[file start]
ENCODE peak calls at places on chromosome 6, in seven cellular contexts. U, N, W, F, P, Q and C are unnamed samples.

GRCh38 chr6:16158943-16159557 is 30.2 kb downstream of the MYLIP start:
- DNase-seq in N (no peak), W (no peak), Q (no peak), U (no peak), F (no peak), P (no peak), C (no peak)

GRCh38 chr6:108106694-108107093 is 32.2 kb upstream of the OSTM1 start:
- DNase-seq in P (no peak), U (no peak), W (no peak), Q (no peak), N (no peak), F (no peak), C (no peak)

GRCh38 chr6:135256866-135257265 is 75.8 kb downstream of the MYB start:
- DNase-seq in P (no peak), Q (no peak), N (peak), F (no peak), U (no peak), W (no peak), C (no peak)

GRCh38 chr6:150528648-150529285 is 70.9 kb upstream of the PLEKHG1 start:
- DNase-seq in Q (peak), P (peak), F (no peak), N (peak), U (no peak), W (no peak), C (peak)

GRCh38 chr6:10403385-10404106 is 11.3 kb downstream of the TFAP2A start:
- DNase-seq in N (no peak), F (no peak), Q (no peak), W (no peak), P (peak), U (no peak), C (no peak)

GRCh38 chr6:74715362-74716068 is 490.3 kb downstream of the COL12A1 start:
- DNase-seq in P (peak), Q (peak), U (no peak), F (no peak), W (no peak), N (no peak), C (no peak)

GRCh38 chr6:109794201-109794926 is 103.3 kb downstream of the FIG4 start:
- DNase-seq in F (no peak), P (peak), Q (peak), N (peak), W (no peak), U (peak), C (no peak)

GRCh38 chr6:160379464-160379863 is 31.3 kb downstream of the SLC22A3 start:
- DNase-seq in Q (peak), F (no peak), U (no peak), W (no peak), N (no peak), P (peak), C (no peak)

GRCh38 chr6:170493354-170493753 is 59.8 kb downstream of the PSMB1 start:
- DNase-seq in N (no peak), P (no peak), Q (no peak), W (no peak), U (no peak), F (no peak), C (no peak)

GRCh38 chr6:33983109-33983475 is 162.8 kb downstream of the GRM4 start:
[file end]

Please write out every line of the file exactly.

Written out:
ENCODE peak calls at places on chromosome 6, in seven cellular contexts. U, N, W, F, P, Q and C are unnamed samples.

GRCh38 chr6:16158943-16159557 is 30.2 kb downstream of the MYLIP start:
- DNase-seq in N (no peak), W (no peak), Q (no peak), U (no peak), F (no peak), P (no peak), C (no peak)

GRCh38 chr6:108106694-108107093 is 32.2 kb upstream of the OSTM1 start:
- DNase-seq in P (no peak), U (no peak), W (no peak), Q (no peak), N (no peak), F (no peak), C (no peak)

GRCh38 chr6:135256866-135257265 is 75.8 kb downstream of the MYB start:
- DNase-seq in P (no peak), Q (no peak), N (peak), F (no peak), U (no peak), W (no peak), C (no peak)

GRCh38 chr6:150528648-150529285 is 70.9 kb upstream of the PLEKHG1 start:
- DNase-seq in Q (peak), P (peak), F (no peak), N (peak), U (no peak), W (no peak), C (peak)

GRCh38 chr6:10403385-10404106 is 11.3 kb downstream of the TFAP2A start:
- DNase-seq in N (no peak), F (no peak), Q (no peak), W (no peak), P (peak), U (no peak), C (no peak)

GRCh38 chr6:74715362-74716068 is 490.3 kb downstream of the COL12A1 start:
- DNase-seq in P (peak), Q (peak), U (no peak), F (no peak), W (no peak), N (no peak), C (no peak)

GRCh38 chr6:109794201-109794926 is 103.3 kb downstream of the FIG4 start:
- DNase-seq in F (no peak), P (peak), Q (peak), N (peak), W (no peak), U (peak), C (no peak)

GRCh38 chr6:160379464-160379863 is 31.3 kb downstream of the SLC22A3 start:
- DNase-seq in Q (peak), F (no peak), U (no peak), W (no peak), N (no peak), P (peak), C (no peak)

GRCh38 chr6:170493354-170493753 is 59.8 kb downstream of the PSMB1 start:
- DNase-seq in N (no peak), P (no peak), Q (no peak), W (no peak), U (no peak), F (no peak), C (no peak)

GRCh38 chr6:33983109-33983475 is 162.8 kb downstream of the GRM4 start: